Through its core work to review recorded patient safety events, the National Patient Safety Team were made aware of issues around the diagnosis and management of epiglottitis.
Following the death of an adult from acute epiglottitis, the Chief Medical Officer alerted the team to concerns regarding a potential lack of knowledge and awareness of the presentation and symptoms of epiglottitis in adults.
The success of the Hib vaccination programme means epiglottitis is rare in the UK, and most cases now occur in adults. Epiglottitis is regarded as a medical emergency, as a swollen epiglottis can restrict the oxygen supply. Patients who develop severe epiglottitis may require urgent intubation or tracheostomy insertion to enable them to breathe.
A review of the National Reporting and Learning System (NRLS) confirmed issues with recognition and management of acute epiglottitis, particularly in secondary care. The management issues identified were multifactorial and included: lack of clarity regarding the best clinical environment to provide care; level of acuity; safe transfers to, within, and across hospitals; difficult airway management (including where best to perform diagnostic laryngoscopy); delayed and omitted critical medication; and access to functional diagnostic equipment.
As an absence of clinical guidance for secondary care was apparent, the team engaged with ENTUK, the professional membership body representing ear, nose and throat surgery and head, neck and thyroid surgery in the UK, who agreed to develop clinical guidance.
ENTUK have now published adult acute severe sore throat management guidelines to support safer care to this group of patients. We are also supporting the dissemination of these guidelines via the Royal College of Emergency Medicine and Royal College of Physicians.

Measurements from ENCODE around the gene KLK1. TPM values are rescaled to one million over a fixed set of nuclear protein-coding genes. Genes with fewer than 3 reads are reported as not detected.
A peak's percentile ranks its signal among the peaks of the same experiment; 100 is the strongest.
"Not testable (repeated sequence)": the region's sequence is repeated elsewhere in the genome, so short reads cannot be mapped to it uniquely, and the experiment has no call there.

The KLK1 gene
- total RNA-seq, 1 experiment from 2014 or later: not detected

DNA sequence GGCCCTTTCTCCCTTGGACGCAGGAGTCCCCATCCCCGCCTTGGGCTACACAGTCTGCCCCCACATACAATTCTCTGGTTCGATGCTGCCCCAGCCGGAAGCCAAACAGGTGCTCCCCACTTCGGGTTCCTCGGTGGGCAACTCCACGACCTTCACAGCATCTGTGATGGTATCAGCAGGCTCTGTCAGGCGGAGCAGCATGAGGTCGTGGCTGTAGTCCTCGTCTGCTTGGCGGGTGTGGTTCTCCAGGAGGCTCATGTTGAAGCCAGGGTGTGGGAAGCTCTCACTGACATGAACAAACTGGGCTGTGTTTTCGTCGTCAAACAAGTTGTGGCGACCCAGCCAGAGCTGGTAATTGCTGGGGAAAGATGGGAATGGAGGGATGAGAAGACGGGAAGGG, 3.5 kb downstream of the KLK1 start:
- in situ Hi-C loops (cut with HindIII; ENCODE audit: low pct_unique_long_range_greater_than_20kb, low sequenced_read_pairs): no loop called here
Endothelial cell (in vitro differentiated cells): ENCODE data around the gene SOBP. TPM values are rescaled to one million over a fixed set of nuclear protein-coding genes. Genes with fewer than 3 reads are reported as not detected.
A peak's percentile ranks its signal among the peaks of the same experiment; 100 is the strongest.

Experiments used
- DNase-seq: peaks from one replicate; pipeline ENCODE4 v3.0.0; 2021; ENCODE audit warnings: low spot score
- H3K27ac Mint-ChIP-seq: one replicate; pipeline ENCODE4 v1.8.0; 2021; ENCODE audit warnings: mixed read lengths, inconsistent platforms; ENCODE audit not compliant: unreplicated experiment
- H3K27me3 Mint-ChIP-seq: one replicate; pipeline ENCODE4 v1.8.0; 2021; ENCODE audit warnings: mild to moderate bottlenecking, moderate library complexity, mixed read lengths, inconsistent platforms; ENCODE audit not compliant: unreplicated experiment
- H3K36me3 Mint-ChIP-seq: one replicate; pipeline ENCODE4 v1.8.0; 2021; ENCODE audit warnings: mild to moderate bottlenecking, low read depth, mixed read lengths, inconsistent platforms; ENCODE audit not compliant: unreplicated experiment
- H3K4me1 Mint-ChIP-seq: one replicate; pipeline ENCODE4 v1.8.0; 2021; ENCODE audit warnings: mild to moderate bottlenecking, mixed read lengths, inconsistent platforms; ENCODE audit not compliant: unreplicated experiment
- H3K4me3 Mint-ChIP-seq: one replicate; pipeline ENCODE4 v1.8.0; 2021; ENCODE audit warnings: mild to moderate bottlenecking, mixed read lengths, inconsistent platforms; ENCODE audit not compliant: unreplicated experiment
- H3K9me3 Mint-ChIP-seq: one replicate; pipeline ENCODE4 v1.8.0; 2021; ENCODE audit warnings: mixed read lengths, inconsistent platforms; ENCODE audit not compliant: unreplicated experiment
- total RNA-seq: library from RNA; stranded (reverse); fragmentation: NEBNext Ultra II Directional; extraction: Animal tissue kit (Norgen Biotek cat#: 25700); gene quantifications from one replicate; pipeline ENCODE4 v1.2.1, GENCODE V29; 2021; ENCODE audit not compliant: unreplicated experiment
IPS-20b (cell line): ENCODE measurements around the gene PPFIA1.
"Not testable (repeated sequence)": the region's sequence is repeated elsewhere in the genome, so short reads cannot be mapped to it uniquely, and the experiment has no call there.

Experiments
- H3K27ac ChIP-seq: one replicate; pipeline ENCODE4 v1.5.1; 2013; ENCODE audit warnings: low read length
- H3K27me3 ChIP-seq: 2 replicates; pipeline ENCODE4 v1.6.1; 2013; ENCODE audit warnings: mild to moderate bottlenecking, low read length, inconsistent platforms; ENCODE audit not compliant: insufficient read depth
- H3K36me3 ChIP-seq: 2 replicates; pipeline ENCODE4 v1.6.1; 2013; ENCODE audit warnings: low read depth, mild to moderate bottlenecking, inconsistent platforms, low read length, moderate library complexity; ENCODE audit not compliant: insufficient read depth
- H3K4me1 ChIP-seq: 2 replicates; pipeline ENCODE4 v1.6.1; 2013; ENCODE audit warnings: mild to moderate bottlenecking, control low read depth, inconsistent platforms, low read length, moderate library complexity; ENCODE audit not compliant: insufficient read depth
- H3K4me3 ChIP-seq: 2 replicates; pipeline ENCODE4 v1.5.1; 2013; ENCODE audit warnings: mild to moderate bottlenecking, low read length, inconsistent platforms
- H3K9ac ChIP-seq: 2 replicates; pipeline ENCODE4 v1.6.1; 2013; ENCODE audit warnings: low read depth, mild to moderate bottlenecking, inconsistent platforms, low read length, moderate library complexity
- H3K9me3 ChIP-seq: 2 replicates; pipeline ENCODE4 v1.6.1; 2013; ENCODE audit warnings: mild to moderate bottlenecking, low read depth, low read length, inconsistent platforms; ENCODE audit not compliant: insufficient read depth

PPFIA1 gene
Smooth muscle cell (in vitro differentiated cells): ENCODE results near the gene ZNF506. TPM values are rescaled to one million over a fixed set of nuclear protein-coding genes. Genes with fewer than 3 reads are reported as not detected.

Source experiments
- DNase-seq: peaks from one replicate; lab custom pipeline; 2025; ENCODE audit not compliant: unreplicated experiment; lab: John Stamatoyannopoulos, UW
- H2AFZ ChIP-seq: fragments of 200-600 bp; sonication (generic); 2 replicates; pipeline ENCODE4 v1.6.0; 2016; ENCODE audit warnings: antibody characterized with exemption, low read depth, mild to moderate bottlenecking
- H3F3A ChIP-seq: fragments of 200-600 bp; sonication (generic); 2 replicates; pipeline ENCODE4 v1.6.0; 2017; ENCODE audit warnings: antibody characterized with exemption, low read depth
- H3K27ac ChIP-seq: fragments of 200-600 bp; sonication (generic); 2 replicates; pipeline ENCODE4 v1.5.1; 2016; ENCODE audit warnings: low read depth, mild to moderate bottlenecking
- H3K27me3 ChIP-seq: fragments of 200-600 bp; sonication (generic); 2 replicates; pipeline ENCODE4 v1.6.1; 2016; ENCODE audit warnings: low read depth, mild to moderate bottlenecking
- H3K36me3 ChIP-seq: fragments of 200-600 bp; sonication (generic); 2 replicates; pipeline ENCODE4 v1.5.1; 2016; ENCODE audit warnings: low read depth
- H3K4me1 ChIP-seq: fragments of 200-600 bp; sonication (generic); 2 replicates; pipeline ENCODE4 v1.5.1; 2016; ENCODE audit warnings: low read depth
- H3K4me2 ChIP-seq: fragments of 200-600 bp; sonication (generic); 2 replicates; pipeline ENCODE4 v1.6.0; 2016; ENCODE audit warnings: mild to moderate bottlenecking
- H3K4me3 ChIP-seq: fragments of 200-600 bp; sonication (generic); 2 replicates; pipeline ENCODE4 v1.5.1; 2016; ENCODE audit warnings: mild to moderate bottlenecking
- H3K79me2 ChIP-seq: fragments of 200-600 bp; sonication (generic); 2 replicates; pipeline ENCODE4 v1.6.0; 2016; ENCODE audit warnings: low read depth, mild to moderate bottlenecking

About our patient safety review and response work
The recording and central collection of patient safety events to support learning and improvement is fundamental to improving patient safety across all parts of NHS healthcare. The National Patient Safety Team identify new or under recognised patient safety risks, which are often not obvious at a local level. It does this through its core work to review patients safety events recorded on national systems, such as the National Reporting and Learning System (NRLS), the new Learn from Patient Safety Events service (LFPSE), and other sources.
In response to any newly identified risks, we develop advice and guidance, such as National Patient Safety Alerts, or work directly with partners as in the example above, to support providers across the NHS to take the necessary action to keep patients safe.
You can find out more about our processes for identifying new and under recognised patient safety issues on our using patient safety events data to keep patients safe and reviewing patient safety events and developing advice and guidance web pages.
You can also find more case studies providing examples of this work on our case study page.